BLOOMINGTON, Minn. — Jill Schmidt normally comes to the Mall of America on Tuesdays. Hardly anyone is there, and she's able to roam the fashion and retail mecca with relative ease.
That wasn't the case this week. While the mother of three was shopping Tuesday for Valentine's Day gifts for her kids, she and friend Angie Shannon swung up to the third floor of the mall, which they found transformed into a Super Bowl media headquarters. Schmidt clutched her Steve Madden bag while snapping an iPhone photo of Shannon, who was standing in a plastic oversize football helmet set up for visitors.
"It's exciting to showcase the city, for people to know we actually have stores and cars and don't go everywhere in horses and buggies," Schmidt, 52, joked. "It's like, ever heard of the Mall of America?"
Of course folks have heard of the Mall of America. Its 520 retailers, restaurants and attractions on almost five million square feet make it the biggest in the country, though there's plenty of debate as to whether the King of Prussia Mall actually wears the crown. While King of Prussia has about 100 fewer stores, purists will boast that it offers more retail footage (nearly 3 million square feet) than Mall of America (about 2.5 million).
Schmidt had heard of King of Prussia, but has never visited. Ditto for Shannon, also a 52-year-old mother of three from the Minneapolis suburbs. But the women would probably have a field day at King of Prussia; it's a retail dream for the luxury-mall patron.
Mall of America, in Bloomington, about 10 miles south of downtown Minneapolis, just feels different. It's heavy on entertainment; the center of the mall is a theme park with 27 rides, including a full-size roller-coaster and the largest zip line in North America. There's an aquarium. An 18-hole miniature golf course. A nightly light show. Two hotels call the mall home.
This place sees about 40 million visitors a year, 40 percent of whom are tourists, mall officials say. They also say the complex generates $2 billion a year in economic impact for the state of Minnesota.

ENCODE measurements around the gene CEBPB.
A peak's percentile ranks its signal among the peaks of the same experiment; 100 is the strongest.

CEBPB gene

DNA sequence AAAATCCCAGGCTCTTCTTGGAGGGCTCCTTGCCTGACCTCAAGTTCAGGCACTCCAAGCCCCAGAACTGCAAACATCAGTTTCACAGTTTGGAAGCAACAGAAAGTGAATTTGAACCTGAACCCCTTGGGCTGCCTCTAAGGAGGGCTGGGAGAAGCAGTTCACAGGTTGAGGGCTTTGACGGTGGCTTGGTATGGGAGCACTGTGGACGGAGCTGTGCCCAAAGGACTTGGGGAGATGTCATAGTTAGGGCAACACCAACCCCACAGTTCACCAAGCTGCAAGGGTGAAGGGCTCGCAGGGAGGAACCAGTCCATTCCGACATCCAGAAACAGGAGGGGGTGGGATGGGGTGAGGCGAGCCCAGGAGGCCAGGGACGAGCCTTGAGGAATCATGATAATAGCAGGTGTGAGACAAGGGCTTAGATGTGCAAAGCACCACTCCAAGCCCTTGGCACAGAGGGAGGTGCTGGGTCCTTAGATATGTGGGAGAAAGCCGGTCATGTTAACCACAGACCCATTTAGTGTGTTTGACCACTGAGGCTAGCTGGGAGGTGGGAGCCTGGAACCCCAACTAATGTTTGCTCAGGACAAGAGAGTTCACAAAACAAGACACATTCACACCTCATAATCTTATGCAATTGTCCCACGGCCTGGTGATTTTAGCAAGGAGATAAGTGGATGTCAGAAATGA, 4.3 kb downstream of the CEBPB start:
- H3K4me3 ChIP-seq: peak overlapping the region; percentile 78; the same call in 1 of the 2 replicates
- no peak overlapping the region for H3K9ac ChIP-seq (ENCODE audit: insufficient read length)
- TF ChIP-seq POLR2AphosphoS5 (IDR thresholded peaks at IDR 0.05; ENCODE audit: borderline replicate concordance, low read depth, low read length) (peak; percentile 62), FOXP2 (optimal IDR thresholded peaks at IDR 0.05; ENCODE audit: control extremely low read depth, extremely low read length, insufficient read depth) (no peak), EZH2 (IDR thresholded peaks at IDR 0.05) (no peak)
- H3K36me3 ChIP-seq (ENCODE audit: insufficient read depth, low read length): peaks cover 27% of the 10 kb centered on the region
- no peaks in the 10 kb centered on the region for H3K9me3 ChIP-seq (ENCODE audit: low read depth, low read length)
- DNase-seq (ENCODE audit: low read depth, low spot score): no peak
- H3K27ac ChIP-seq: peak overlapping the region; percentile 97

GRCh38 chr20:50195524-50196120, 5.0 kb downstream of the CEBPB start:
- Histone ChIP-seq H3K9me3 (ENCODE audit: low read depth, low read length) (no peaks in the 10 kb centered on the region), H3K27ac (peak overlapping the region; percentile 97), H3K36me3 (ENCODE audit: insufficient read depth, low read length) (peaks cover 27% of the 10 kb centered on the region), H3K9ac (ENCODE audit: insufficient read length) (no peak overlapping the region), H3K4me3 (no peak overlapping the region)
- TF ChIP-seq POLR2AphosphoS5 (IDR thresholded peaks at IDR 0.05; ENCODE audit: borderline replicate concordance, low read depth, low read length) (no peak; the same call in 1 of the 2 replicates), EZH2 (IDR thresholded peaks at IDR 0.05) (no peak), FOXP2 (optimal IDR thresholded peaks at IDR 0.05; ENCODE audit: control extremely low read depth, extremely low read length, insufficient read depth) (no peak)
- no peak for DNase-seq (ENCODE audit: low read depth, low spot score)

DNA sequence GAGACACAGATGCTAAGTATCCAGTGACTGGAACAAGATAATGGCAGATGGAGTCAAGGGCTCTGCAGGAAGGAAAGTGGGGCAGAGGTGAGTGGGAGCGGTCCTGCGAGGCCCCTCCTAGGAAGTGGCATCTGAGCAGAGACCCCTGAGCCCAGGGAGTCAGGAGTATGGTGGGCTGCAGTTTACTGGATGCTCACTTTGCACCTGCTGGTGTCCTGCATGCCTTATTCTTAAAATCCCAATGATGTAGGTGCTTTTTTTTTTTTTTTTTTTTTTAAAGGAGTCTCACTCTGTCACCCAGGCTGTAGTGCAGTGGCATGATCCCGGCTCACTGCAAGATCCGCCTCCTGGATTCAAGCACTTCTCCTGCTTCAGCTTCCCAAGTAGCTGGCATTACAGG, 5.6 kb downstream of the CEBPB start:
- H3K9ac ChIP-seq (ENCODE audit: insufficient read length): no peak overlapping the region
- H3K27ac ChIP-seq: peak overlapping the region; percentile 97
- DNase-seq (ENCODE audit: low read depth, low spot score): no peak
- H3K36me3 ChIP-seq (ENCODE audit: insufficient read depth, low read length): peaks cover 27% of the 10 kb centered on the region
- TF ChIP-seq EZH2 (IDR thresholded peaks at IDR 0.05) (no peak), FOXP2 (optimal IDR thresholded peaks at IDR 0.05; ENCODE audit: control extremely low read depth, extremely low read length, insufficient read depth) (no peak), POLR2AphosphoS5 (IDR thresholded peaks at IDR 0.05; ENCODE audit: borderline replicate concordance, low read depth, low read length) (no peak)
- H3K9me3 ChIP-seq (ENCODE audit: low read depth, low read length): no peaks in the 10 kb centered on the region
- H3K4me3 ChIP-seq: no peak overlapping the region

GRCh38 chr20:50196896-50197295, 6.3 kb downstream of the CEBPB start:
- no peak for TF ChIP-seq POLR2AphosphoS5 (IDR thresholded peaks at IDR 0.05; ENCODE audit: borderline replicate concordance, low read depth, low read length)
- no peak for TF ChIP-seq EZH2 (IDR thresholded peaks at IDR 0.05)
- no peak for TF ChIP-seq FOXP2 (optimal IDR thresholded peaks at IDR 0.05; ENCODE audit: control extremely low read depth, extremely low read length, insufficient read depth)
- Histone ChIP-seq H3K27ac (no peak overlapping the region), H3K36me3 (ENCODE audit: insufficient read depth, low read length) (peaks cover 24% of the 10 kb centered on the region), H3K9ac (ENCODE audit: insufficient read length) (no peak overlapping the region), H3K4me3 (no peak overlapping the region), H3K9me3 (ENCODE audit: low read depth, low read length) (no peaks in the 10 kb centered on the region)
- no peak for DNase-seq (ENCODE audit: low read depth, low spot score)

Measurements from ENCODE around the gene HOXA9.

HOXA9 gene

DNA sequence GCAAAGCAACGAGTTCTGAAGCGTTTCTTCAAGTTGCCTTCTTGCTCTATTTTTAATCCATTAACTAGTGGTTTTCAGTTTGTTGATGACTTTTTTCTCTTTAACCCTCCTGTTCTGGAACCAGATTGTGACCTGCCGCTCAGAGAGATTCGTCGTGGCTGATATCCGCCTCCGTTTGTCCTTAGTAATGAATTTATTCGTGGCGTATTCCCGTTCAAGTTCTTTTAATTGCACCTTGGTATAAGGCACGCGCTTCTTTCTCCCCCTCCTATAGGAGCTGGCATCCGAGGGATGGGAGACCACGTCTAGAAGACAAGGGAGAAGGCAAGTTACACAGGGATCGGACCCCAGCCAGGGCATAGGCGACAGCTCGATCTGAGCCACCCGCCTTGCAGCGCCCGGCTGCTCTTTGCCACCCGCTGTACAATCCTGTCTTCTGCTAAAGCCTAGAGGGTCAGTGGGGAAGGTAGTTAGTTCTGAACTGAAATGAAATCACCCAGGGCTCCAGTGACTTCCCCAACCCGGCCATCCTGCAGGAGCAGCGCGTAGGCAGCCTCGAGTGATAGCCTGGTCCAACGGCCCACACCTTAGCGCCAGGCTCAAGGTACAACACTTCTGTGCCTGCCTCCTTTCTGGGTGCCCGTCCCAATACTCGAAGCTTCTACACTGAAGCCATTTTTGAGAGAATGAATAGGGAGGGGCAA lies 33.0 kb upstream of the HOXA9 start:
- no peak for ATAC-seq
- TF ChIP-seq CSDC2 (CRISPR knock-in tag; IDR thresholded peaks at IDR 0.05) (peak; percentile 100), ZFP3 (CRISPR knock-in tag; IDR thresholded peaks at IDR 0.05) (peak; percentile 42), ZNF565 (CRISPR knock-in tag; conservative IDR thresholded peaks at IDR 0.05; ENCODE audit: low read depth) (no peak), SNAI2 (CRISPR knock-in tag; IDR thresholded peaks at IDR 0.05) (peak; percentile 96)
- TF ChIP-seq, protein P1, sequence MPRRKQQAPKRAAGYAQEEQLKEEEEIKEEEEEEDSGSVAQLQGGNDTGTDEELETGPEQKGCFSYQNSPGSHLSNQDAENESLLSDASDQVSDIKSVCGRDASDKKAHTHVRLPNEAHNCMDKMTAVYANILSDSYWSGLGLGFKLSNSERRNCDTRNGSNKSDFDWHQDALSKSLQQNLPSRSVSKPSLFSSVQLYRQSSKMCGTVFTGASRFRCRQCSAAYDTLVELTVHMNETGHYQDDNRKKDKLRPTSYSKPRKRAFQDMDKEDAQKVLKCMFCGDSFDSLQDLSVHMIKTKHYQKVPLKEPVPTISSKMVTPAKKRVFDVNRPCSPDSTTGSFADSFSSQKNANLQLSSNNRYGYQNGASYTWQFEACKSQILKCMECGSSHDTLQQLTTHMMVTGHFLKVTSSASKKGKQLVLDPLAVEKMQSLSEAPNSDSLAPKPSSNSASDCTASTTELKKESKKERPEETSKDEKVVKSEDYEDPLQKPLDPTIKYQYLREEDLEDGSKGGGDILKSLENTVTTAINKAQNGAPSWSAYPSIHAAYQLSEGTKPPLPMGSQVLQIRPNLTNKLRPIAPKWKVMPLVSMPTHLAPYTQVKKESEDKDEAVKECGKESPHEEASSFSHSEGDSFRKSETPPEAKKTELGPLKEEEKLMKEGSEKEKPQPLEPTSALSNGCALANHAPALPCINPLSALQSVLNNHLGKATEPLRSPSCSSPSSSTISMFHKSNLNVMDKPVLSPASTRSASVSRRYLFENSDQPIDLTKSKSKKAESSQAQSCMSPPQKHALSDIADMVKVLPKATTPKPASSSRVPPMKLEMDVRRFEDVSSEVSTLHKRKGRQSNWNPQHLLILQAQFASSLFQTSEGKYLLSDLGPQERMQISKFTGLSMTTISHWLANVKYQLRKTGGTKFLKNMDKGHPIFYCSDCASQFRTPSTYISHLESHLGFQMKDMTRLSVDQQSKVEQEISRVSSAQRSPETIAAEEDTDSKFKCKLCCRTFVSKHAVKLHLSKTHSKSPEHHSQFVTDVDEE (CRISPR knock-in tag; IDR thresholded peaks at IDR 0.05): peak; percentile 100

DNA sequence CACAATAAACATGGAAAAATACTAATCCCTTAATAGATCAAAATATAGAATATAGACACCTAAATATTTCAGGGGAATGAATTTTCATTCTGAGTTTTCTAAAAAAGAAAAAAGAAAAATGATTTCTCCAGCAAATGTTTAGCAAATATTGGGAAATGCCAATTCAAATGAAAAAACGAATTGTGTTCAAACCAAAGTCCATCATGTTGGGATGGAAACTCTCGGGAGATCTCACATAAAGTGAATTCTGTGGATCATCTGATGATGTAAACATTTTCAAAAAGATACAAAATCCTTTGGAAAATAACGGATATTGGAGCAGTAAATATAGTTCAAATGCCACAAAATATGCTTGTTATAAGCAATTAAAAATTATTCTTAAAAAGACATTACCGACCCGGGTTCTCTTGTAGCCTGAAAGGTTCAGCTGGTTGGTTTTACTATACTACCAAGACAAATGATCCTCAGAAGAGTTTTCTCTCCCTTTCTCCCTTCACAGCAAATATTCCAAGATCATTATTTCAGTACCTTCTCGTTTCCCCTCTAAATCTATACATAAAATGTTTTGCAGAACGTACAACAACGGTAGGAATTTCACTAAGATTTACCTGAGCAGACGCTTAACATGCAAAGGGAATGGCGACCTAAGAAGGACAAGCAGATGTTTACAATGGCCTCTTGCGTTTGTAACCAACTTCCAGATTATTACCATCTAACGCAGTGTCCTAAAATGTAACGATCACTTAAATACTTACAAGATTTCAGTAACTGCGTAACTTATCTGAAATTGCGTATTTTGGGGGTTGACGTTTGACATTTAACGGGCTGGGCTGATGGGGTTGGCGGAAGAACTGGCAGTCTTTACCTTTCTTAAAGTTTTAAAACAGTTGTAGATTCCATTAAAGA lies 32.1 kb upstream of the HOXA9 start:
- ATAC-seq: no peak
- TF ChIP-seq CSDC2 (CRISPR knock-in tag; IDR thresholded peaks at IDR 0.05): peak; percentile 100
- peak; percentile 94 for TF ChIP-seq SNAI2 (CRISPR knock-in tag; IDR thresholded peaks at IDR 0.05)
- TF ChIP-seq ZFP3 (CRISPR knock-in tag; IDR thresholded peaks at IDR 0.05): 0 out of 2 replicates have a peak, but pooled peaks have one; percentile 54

You wouldn't know that talking to people in Minneapolis. Officials are urging members of the media, who congregate in the mall, where the NFL has set up official work space, to get out of Bloomington and feature downtown Minneapolis in their coverage of the Super Bowl this week.
The media presence in the Mall of America, though, is a spectacle in itself. Radio and television broadcasters are stationed throughout the mall, while what's called "radio row" — a massive conglomeration of broadcasters from around the world — is set up for the week outside one of the mall's two food courts.
Stephen A. Smith's show broadcasts live 30 feet from a Shake Shack. CBS Sports Network is coming to you from the Moose Mountain Adventure Golf course. NBC Sports is set up next to a T-Mobile store. A small TV station on Sunday was broadcasting next to a Chick-fil-A.
The whole setup is dotted with signs reading, "No autographs."
Crowds have been lingering while their favorite broadcast personalities conduct interviews with everyone from random fans to ex-professional athletes. The area is packed with Eagles and Patriots supporters. Wear a jersey and you can almost guarantee you'll be interviewed by someone.
Robert Green, a 54-year-old from Eden Prairie, was interviewed more times than he could count Tuesday. He was walking around the broadcasting area wearing a T-shirt that read: "I'm a Vikings fan. Go Patriots!"
His rap — how disappointed he was about the way Minnesota fans were treated in Philadelphia — did brisk business before a sea of microphones.
Green revealed another motivation when an Inquirer and Daily News reporter asked what he was doing in the mall Tuesday.
"Just advertising my shirt," he conceded.
Chris Johnson and his stepson Ryan Lemon, both from Wisconsin, stopped at the mall on their way into Minneapolis — just to see what it looked like. But they attracted plenty of attention on their own. Johnson, 46, was wearing a Pats jersey. Lemon, 20, rocked midnight-green Birds gear.
They swear there's no smack-talk. Yet. Johnson said they were just happy to take in the atmosphere.
"If the NFL wants to be more fan-friendly," he said, "this is the perfect place."
Meanwhile, Chandler Sentell, a 29-year-old high school basketball coach who lives in Highland Park, snapped photos of some of his favorite radio broadcasters who were stationed near an outpost of Carlo's Bakery. Wearing a "Gang Green" shirt and sporting a perma-smile, Sentell said he's a dedicated Eagles fan. That's because his mother, who died in January 2015, was born in Philadelphia.
She was a Birds fan, too.